Recently we have read about our relationship with and communication with those we lead – with the Volunteers we “manage” – with those who work along side us to get those goals accomplished and to build capacity in our agencies and organizations.
My amazing Grandmother, Virginia Hitchcock Sopher, often said ( and I often quote her ) that “God gave you two ears and only one mouth. There is a reason for that!” She at least strongly implied that I should listen twice as much as I talk. Whether that was a way to get me to just SHUT UP or to really help me focus on listening, she eventually got her point across. So much so that I still share the story today – obviously.
So what types of results can we gain by listening? Leaders will probably be better able to place volunteers in work areas better suited to their interests and skills, which will more than likely increase their productivity and positive regard for the tasks they are charged with accomplishing. Leaders will hear the concerns and complaints or even potential dangers in some of the assignments we are managing. Leaders might grow some team loyalty and group sense of purpose among the volunteers too! One other often missed or overlooked benefit of listening is found in actually growing respect and even friendship from the relationships built by truly listening to volunteers.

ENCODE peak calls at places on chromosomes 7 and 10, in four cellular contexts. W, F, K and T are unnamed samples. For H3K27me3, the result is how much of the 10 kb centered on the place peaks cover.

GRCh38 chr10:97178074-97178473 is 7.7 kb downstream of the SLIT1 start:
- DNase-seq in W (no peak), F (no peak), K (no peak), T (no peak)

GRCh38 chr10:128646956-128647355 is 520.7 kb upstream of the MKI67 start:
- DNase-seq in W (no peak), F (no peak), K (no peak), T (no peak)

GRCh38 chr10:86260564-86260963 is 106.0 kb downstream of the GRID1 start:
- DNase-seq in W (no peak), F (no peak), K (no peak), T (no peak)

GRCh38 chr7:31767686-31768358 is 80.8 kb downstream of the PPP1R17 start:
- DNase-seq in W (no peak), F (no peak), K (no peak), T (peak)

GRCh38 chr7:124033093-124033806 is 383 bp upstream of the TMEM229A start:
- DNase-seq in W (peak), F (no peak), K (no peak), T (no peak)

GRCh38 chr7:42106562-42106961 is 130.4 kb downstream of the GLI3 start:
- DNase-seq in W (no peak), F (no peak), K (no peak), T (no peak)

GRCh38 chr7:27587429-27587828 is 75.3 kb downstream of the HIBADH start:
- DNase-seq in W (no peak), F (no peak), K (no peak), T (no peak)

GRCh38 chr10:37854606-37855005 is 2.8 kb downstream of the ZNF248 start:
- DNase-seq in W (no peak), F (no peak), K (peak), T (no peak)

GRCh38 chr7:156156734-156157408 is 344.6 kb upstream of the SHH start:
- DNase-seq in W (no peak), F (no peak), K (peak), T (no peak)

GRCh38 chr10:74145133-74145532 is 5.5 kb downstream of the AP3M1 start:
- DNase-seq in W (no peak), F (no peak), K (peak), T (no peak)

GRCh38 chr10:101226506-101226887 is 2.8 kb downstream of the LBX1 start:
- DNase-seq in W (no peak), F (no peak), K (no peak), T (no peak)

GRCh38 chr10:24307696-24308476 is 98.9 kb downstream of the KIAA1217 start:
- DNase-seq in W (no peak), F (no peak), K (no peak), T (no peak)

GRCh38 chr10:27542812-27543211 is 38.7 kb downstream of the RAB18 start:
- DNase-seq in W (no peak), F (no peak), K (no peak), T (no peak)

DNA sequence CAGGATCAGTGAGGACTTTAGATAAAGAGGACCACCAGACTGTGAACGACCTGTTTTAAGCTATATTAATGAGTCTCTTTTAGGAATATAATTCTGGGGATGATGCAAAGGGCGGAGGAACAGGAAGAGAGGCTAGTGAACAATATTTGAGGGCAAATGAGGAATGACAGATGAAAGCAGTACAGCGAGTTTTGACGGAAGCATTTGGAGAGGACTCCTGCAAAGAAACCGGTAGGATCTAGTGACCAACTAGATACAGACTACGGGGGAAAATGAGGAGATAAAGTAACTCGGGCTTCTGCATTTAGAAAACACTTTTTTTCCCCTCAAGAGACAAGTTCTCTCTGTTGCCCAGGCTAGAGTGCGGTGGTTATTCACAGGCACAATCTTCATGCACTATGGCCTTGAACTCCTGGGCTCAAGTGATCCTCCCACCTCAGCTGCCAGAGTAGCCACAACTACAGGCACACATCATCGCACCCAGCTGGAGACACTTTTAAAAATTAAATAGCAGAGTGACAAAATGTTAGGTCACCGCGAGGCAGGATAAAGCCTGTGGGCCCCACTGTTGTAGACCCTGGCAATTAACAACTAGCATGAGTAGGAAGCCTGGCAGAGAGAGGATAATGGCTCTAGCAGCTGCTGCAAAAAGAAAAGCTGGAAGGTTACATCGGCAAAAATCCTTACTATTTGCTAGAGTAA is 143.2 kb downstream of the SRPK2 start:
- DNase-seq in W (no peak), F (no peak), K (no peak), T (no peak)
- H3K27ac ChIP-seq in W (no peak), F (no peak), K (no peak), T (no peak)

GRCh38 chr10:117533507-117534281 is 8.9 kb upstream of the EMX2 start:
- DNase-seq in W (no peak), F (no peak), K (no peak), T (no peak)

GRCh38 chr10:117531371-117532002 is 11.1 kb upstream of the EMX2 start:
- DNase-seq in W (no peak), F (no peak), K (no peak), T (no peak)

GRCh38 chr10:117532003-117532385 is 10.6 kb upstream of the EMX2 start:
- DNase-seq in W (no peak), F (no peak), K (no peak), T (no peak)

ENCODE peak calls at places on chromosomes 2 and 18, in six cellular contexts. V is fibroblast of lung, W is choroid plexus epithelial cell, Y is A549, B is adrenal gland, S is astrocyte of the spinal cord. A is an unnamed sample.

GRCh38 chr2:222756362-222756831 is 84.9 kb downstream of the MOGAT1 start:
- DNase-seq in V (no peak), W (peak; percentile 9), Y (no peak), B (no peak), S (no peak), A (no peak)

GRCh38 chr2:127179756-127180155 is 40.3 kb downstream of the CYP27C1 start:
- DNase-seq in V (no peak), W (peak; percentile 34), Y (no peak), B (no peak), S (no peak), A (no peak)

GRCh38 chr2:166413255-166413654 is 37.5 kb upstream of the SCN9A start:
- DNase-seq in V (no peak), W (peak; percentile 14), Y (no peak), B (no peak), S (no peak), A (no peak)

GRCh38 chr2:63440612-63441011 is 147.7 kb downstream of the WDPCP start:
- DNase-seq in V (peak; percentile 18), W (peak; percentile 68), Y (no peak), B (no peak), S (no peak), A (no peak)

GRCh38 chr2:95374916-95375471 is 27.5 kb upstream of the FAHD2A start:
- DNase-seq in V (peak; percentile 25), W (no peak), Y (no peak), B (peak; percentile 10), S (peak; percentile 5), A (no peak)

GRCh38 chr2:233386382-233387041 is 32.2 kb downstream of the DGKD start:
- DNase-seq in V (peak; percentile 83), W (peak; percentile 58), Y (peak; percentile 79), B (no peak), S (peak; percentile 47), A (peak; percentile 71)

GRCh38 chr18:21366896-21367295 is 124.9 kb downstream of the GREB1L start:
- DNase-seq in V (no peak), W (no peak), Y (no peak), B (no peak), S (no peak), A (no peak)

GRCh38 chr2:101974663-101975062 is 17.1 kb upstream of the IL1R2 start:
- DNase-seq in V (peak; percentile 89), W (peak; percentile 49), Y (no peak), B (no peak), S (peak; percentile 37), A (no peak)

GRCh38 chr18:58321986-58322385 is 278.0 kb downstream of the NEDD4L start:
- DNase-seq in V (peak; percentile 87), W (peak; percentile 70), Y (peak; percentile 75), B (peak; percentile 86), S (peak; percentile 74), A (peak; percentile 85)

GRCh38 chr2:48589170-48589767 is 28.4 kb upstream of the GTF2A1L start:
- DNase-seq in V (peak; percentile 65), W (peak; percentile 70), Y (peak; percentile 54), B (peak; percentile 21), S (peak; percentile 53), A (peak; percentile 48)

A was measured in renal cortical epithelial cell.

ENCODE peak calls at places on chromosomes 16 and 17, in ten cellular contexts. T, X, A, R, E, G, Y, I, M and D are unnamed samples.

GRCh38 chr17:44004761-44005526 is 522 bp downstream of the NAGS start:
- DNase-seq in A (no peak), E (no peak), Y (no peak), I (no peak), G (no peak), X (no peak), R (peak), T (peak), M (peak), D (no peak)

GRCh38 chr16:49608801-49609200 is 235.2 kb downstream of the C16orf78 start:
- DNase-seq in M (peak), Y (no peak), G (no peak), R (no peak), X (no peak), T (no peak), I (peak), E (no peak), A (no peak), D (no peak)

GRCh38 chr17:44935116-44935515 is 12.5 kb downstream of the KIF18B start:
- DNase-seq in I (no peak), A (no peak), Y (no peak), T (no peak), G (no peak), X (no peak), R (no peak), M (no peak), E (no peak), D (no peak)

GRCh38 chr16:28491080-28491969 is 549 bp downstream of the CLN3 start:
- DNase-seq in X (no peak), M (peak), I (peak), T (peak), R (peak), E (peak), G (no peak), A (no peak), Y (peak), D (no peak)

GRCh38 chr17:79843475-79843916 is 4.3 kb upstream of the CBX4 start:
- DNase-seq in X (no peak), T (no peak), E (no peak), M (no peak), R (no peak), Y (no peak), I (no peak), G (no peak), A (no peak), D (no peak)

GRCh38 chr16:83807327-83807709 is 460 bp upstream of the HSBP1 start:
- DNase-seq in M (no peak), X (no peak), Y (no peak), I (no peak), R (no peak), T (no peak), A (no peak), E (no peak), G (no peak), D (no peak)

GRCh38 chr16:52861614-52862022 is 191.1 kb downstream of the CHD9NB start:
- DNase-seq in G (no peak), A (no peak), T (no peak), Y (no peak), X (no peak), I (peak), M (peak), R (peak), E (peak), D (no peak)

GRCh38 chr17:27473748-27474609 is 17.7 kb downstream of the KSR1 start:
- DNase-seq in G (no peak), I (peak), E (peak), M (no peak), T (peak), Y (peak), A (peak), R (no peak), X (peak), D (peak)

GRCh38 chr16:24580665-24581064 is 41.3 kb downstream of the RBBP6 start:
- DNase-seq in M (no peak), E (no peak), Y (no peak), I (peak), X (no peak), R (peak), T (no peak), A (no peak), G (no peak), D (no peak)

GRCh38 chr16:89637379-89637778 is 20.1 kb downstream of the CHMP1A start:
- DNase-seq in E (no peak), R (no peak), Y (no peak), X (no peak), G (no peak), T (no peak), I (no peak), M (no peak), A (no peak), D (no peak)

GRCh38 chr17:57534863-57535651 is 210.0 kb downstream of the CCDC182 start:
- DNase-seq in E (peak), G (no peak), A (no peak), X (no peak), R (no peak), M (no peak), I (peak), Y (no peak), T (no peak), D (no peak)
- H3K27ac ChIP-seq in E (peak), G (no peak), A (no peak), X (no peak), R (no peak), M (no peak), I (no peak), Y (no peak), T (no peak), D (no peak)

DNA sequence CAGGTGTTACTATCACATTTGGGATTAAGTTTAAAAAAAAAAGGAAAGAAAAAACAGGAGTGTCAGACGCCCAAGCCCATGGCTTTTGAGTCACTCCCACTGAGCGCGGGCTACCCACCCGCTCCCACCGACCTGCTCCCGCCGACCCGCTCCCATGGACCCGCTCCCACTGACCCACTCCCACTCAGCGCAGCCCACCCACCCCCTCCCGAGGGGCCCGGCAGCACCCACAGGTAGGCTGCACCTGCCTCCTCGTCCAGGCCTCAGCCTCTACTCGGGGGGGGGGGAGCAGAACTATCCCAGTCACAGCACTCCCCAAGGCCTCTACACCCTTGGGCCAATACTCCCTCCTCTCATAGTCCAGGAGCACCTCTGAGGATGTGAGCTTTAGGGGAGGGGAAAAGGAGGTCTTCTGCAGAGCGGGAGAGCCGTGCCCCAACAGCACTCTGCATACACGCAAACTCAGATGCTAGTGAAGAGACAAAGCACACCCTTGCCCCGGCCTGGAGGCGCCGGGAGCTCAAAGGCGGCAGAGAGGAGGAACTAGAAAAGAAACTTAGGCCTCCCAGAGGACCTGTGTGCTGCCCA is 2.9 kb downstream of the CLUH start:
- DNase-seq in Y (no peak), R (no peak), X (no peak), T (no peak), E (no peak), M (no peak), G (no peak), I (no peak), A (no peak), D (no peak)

Thank to James T. Robliotta for encapsulating the learning on this day in this way! By the way, if you too are an aspiring leader, check out James’ new book called LEADING IMPERFECTLY, published by AVIVA Publishing or find James online at http://www.JamesTRobo.com !